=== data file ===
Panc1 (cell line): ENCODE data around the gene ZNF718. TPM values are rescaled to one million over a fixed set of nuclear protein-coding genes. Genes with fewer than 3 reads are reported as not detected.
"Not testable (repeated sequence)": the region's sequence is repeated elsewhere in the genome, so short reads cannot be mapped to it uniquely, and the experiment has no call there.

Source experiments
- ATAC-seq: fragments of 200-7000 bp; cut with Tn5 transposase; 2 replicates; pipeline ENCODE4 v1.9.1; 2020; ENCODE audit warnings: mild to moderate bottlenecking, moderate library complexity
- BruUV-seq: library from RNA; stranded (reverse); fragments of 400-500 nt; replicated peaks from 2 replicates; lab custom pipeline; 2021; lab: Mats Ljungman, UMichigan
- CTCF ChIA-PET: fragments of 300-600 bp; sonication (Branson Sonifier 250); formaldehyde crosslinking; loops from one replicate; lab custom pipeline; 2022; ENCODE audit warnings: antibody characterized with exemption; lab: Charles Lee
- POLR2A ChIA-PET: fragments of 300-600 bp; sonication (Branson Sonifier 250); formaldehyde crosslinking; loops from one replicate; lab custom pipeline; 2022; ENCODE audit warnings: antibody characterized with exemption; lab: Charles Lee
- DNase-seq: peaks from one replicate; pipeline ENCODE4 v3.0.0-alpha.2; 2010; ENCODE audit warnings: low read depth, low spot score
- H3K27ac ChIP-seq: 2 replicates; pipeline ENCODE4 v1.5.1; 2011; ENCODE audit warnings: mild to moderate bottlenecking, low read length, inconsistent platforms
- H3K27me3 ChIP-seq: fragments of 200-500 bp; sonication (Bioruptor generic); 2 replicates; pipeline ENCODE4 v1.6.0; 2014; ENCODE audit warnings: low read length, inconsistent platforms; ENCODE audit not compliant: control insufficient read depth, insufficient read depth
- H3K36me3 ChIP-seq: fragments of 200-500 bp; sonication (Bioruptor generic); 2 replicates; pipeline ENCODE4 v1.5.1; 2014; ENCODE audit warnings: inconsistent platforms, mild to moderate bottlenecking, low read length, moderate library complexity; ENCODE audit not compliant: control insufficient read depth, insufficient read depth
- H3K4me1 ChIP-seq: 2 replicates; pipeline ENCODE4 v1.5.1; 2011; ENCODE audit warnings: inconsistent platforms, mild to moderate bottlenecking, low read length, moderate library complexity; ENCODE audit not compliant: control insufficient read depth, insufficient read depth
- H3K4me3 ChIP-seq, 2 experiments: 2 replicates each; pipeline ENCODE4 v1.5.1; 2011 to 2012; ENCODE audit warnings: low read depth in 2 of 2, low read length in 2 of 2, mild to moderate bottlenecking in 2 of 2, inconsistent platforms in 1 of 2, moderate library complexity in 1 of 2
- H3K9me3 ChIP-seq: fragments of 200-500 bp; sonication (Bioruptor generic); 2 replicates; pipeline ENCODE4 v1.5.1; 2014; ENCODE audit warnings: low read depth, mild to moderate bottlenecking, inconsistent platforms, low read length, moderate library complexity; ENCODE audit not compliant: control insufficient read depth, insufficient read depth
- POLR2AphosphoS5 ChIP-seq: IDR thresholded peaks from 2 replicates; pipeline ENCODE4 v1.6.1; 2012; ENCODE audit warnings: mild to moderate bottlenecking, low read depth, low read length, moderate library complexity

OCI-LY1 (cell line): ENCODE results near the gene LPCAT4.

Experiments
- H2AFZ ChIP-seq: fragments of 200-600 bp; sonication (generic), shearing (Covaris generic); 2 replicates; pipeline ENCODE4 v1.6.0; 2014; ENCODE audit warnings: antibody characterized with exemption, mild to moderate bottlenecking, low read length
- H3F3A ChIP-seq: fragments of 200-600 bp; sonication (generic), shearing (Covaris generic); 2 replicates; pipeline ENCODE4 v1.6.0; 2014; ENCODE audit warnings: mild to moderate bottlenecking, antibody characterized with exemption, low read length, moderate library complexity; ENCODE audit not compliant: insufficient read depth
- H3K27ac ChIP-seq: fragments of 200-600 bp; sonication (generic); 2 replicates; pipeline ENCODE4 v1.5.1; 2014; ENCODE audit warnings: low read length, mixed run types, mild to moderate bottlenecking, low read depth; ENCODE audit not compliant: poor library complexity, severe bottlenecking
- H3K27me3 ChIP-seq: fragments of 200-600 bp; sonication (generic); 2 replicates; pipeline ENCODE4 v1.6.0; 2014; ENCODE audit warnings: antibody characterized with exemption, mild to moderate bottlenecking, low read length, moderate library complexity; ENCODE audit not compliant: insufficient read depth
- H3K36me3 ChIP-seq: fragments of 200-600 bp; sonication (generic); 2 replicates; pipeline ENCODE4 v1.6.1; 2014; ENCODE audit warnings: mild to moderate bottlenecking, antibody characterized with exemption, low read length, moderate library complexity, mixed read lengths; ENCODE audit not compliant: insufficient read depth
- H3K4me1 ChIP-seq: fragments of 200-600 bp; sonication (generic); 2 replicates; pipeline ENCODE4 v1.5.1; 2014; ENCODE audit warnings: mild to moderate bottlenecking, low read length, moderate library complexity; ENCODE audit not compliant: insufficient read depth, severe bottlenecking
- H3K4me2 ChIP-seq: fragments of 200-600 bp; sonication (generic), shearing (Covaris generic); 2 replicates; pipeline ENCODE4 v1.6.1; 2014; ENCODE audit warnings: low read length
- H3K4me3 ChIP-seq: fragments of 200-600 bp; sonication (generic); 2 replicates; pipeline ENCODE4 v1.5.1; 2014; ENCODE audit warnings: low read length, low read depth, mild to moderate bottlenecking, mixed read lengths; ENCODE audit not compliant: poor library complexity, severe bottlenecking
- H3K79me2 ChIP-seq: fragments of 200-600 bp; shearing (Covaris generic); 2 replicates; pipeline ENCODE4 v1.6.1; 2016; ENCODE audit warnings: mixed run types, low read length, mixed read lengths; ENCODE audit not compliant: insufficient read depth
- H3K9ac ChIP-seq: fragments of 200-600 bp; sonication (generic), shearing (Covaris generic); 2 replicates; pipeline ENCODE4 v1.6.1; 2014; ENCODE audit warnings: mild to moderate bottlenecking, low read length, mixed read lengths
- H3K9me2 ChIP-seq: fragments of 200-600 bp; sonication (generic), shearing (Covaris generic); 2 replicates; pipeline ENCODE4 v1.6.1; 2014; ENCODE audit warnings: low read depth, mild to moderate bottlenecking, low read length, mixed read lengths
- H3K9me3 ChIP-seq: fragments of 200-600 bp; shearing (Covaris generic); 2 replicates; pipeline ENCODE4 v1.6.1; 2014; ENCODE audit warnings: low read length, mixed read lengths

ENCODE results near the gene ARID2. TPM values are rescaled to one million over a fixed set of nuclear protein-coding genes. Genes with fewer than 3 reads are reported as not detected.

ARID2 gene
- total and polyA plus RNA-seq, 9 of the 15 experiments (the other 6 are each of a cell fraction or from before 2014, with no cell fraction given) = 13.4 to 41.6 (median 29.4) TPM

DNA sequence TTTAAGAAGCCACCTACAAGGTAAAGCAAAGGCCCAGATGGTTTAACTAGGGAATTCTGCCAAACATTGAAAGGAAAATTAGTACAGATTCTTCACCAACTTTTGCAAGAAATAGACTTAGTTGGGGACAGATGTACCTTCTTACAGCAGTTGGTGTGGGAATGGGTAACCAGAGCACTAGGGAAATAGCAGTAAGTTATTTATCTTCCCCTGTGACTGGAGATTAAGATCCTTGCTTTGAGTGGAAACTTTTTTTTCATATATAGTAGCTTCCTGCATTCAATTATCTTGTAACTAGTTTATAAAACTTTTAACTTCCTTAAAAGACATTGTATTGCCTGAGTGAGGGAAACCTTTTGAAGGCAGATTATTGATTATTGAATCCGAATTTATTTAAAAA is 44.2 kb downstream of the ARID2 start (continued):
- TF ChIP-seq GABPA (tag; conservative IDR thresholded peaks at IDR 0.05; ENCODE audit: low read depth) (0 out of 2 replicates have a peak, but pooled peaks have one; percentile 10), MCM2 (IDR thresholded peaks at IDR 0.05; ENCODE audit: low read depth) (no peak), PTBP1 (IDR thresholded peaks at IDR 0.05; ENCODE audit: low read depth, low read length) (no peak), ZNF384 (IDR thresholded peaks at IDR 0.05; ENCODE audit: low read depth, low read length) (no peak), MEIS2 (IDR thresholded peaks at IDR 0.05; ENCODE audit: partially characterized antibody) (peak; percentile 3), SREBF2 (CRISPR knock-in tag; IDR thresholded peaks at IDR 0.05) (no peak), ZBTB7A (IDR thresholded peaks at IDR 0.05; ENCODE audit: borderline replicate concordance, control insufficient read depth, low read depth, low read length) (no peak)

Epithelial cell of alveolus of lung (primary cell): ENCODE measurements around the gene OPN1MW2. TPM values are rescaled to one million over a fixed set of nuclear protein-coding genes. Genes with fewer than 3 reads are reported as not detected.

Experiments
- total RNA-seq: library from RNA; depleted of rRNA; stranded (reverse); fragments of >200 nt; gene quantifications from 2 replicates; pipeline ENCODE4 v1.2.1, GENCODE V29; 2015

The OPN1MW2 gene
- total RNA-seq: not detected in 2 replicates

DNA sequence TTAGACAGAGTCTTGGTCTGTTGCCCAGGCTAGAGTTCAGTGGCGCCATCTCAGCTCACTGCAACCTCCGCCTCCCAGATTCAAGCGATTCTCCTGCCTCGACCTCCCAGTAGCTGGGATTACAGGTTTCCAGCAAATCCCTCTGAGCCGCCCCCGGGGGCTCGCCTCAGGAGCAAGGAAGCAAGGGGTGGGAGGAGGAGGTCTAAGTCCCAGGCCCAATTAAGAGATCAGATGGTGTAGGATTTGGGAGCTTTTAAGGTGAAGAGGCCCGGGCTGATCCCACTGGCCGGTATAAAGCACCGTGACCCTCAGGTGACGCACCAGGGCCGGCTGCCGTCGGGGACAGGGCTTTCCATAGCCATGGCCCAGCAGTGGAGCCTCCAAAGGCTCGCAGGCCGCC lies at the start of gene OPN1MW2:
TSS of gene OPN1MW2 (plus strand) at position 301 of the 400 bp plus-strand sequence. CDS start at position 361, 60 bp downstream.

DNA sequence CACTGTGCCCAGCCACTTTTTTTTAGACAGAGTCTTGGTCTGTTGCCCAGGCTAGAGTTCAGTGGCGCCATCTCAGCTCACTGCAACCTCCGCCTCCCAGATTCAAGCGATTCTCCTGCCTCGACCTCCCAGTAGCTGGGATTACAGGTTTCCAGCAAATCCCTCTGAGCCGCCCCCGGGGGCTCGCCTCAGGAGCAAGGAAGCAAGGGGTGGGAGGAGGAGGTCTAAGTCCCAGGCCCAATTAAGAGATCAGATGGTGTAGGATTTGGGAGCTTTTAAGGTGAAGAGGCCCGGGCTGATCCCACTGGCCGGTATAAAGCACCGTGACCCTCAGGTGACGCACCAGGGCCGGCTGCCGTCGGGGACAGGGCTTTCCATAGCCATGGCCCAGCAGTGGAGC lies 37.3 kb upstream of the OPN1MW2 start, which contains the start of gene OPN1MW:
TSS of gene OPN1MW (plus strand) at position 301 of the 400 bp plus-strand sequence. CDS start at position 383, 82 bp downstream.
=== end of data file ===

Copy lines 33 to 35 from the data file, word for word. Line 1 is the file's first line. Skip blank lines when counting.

DNA sequence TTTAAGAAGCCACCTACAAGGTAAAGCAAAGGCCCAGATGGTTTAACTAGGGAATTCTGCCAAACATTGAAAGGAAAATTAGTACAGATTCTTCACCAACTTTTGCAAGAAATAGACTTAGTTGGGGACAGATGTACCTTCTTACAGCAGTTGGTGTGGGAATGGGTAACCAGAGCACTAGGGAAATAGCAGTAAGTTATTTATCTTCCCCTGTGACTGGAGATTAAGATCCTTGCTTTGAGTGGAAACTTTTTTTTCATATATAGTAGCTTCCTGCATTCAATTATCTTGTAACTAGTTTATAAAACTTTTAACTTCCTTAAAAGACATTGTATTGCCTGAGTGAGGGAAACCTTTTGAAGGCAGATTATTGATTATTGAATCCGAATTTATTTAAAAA is 44.2 kb downstream of the ARID2 start (continued):
- TF ChIP-seq GABPA (tag; conservative IDR thresholded peaks at IDR 0.05; ENCODE audit: low read depth) (0 out of 2 replicates have a peak, but pooled peaks have one; percentile 10), MCM2 (IDR thresholded peaks at IDR 0.05; ENCODE audit: low read depth) (no peak), PTBP1 (IDR thresholded peaks at IDR 0.05; ENCODE audit: low read depth, low read length) (no peak), ZNF384 (IDR thresholded peaks at IDR 0.05; ENCODE audit: low read depth, low read length) (no peak), MEIS2 (IDR thresholded peaks at IDR 0.05; ENCODE audit: partially characterized antibody) (peak; percentile 3), SREBF2 (CRISPR knock-in tag; IDR thresholded peaks at IDR 0.05) (no peak), ZBTB7A (IDR thresholded peaks at IDR 0.05; ENCODE audit: borderline replicate concordance, control insufficient read depth, low read depth, low read length) (no peak)

Epithelial cell of alveolus of lung (primary cell): ENCODE measurements around the gene OPN1MW2. TPM values are rescaled to one million over a fixed set of nuclear protein-coding genes. Genes with fewer than 3 reads are reported as not detected.